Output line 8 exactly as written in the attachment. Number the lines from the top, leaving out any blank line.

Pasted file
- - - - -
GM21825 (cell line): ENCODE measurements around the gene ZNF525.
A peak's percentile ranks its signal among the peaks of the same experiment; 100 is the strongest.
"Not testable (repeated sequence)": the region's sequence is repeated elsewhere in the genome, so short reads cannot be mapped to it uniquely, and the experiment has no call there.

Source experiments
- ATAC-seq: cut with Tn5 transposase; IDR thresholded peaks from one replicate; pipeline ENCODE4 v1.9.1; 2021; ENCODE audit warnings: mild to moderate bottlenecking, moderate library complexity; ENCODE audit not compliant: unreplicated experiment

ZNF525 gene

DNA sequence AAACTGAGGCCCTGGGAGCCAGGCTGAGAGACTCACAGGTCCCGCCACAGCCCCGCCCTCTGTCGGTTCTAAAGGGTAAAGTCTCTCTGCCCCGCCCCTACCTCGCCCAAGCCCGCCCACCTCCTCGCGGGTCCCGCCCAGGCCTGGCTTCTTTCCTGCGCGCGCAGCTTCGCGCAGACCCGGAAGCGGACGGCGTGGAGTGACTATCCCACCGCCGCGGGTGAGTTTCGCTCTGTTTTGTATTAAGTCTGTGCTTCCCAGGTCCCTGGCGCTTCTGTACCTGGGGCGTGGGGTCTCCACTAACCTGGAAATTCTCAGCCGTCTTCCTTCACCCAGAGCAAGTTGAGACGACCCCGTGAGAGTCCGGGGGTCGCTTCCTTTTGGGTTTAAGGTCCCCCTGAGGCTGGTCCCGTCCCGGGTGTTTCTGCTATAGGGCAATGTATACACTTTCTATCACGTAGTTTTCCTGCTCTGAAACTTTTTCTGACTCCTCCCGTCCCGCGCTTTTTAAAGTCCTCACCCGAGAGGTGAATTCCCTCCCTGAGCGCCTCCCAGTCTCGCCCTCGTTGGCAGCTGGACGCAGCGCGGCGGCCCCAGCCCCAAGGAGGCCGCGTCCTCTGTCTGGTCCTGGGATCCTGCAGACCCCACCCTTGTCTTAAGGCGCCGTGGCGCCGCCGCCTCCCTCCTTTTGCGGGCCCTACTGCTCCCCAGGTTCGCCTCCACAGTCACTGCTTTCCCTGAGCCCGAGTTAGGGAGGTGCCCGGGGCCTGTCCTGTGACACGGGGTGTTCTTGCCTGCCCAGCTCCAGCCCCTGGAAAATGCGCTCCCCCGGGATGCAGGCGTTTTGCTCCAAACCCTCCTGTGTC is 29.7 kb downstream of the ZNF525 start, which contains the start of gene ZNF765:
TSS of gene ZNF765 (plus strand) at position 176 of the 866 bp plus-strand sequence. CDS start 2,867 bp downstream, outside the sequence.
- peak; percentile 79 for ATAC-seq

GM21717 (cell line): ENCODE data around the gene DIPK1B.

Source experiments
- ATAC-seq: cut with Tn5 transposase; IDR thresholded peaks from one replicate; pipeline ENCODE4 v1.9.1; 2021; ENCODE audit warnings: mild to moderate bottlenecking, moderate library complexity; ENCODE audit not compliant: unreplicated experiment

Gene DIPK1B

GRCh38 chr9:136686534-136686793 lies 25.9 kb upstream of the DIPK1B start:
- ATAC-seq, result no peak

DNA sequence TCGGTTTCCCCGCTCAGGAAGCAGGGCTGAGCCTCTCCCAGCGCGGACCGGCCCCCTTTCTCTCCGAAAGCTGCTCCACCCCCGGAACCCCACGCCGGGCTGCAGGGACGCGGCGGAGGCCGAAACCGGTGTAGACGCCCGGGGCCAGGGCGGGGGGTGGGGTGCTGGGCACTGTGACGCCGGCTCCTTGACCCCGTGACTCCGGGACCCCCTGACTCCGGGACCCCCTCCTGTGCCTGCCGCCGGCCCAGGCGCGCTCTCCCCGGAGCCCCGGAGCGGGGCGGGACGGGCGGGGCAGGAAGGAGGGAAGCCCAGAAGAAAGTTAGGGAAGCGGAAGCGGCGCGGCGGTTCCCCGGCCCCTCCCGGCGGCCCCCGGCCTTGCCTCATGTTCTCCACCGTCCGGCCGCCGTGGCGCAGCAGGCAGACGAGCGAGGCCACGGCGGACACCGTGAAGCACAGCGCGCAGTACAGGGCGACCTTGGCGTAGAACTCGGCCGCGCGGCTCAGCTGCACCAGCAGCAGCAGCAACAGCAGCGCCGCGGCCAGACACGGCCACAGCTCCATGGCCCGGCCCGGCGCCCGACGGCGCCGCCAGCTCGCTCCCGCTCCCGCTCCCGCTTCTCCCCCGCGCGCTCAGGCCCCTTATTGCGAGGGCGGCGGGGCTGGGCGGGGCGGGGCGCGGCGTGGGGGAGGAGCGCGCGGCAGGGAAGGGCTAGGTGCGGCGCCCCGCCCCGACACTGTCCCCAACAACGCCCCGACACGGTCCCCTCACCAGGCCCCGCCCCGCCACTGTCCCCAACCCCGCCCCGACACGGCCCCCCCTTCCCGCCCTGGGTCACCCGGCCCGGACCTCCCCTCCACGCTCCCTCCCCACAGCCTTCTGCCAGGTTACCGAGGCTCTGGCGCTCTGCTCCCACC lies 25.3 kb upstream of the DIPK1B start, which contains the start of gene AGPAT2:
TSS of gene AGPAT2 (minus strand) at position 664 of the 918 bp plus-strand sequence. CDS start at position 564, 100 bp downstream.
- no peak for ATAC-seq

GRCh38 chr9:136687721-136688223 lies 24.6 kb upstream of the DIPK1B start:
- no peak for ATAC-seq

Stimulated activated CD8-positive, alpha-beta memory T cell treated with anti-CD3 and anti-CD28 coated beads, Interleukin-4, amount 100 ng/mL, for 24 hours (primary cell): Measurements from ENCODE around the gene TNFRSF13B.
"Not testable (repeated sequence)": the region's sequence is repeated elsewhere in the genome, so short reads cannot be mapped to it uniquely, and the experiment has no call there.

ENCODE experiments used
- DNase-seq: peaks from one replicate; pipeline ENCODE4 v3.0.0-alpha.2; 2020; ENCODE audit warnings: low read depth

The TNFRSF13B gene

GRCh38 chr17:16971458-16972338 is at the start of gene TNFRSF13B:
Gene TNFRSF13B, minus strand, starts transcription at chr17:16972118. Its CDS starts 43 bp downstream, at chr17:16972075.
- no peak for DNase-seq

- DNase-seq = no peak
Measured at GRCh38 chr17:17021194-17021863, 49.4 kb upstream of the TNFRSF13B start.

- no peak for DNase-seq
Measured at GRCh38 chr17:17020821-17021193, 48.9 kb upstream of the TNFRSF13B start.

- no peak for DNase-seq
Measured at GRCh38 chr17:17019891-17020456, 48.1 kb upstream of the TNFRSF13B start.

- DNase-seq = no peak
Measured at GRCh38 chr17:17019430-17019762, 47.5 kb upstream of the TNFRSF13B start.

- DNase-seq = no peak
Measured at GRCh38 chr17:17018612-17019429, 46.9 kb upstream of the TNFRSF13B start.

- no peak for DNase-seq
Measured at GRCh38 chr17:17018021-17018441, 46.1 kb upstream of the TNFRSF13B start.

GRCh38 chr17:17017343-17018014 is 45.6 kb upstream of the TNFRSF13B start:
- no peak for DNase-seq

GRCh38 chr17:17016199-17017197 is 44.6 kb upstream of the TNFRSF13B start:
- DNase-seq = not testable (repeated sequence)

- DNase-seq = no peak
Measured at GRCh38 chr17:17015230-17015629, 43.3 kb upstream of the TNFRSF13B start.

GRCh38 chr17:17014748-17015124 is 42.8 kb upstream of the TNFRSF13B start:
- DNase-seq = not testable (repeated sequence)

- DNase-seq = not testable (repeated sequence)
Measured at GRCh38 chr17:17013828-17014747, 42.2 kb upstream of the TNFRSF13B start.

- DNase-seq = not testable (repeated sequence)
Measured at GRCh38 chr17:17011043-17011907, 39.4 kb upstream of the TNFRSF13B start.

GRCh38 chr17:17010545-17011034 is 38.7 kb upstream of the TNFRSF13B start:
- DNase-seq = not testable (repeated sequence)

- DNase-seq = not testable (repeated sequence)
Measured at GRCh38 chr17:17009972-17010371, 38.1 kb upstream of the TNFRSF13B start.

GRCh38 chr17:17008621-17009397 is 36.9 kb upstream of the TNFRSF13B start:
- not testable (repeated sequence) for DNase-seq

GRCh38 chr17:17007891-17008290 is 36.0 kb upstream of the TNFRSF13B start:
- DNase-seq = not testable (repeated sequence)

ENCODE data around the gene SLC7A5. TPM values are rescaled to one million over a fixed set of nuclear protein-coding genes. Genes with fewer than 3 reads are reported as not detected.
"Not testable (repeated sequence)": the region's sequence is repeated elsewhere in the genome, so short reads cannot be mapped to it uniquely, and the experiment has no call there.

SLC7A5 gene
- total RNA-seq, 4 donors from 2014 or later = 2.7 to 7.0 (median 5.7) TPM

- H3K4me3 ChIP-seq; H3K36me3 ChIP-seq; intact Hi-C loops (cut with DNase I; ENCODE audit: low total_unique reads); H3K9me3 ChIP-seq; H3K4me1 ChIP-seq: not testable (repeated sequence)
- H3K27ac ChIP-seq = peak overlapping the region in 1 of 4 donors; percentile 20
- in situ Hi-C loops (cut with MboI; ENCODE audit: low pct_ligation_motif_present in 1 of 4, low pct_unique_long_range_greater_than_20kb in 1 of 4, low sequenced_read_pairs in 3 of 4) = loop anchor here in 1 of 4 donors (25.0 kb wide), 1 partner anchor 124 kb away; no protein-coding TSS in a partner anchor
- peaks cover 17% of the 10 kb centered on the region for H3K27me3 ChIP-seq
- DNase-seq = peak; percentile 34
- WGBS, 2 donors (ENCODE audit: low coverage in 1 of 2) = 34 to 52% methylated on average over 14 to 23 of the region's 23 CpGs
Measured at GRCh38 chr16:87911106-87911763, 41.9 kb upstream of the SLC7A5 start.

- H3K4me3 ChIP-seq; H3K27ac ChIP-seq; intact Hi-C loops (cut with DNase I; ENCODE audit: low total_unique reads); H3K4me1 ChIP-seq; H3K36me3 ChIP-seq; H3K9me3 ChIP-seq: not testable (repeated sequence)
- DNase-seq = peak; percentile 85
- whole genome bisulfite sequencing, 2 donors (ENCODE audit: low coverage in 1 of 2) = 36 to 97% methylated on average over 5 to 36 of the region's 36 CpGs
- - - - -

TSS of gene ZNF765 (plus strand) at position 176 of the 866 bp plus-strand sequence. CDS start 2,867 bp downstream, outside the sequence.